From this point you can evidently do a ‘pilgrimage’ of sorts and walk the 8 kilometers or so across the ridge to the southern part of the island. We decided to take a boat. Lazy.

We met the boat at the port after eating some sandwiches and sat atop the boat to soak in the sunshine and view across at the Andes. Some 45 minutes later we emerged at the Southern port and climbed the Incan steps to the fountain of life at the top. There’s a really distinct pattern of terracing here which seems to have more recently been utilised to house hostels and some fine restaurants. Once at the top of the steps, which are markedly surrounded by greener vegetation we climb around the some of the terraces and perch ourselves on a ledge above a few llamas to take in the view.

But its a short 15 minutes or so and we’re walking back down and getting the boat back along the glassy surface of the lake to Copacabana.

The festival in town seems to have picked up a notch and we indulge in the celebrations by getting a beer at lakeside bar/restaurant that has a bunch of deck chairs set up. There’s gringos chatting about their exploits and a few local drunks; and it’s not long before one of them, toothless and grubby sits down next to us and rambles away in Spanish. We pick up a few words here and there.. something about countries, clothing, women and paying the bill. But we politely indicate we’re not much in the way of multi-lingual conversation and he soon disappears, not without kissing my hand. A nice touch. What a gent.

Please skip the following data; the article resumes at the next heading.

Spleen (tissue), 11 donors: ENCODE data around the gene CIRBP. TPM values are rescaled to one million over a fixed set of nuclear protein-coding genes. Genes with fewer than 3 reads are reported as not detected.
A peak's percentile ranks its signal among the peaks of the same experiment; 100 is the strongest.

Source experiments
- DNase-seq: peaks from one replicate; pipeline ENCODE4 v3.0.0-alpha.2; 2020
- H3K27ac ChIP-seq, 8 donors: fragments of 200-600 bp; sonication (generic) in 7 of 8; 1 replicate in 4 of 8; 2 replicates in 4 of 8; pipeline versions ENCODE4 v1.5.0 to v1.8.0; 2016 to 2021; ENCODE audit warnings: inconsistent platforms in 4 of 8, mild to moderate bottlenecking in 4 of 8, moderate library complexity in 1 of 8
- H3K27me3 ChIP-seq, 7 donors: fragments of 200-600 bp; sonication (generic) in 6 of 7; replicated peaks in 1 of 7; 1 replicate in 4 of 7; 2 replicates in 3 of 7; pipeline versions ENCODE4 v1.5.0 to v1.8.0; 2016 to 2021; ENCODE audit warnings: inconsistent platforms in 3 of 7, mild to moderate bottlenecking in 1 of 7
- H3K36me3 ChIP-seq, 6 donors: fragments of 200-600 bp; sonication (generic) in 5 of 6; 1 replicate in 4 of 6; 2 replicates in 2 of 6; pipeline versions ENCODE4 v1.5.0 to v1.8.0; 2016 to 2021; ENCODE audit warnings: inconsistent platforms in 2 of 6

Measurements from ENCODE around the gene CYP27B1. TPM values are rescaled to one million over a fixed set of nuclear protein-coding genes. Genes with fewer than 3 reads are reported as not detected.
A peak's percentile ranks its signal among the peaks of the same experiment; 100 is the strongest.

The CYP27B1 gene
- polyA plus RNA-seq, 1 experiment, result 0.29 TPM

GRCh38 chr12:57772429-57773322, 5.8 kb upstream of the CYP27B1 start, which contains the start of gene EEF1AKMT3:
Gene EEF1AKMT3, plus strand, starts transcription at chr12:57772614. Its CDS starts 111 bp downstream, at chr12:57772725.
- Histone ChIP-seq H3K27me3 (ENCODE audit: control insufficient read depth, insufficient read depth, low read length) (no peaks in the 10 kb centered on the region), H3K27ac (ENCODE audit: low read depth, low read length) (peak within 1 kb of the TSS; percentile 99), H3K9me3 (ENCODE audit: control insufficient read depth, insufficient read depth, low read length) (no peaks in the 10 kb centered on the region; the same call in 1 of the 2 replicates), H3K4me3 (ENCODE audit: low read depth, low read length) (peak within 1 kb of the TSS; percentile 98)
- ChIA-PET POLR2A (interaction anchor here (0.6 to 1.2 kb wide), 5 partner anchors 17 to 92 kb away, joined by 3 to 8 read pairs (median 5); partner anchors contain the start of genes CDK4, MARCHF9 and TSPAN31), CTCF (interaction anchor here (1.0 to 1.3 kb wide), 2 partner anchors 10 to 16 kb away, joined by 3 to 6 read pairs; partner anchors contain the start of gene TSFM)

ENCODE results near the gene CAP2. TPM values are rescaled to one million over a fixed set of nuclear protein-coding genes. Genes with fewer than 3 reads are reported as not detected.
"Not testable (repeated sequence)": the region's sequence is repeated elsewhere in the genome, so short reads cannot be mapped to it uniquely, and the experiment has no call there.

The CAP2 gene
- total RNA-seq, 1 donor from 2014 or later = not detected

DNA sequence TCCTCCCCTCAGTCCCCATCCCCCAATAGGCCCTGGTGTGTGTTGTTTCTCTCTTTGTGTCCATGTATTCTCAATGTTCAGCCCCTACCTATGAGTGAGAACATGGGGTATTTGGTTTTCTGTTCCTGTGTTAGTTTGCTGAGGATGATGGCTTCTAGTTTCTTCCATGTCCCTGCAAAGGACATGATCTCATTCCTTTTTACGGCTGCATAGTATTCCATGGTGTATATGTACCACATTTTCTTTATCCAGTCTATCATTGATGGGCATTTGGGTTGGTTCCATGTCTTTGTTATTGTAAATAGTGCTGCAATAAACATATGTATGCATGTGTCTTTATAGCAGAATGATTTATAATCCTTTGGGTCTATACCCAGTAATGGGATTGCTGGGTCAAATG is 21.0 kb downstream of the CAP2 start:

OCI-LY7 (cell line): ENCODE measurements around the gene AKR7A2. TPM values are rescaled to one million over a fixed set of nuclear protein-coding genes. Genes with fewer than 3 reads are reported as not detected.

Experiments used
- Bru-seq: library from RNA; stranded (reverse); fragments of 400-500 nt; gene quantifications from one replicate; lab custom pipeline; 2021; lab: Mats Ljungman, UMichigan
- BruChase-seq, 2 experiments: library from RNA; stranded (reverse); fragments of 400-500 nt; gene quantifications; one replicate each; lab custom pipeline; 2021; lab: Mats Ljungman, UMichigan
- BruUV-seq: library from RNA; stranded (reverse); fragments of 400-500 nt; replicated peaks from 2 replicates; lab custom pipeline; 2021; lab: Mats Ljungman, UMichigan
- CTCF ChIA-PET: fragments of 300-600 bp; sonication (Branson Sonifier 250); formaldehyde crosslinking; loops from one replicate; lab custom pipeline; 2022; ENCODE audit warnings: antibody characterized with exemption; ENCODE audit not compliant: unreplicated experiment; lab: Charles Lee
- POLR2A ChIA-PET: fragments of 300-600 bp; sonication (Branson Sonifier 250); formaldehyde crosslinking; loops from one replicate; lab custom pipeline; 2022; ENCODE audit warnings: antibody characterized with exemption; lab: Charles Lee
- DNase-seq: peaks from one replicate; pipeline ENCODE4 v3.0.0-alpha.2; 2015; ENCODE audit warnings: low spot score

That night, fireworks and explosions reign out from the nearby peaks from which celebrations at local shrines are conducted. A concert STARTS at 2am. We wake early, have an amazing breakfast of pancakes, scrambled eggs, jams and cereal and yoghurt before heading out to the bus station to start the trip to Cusco, Peru.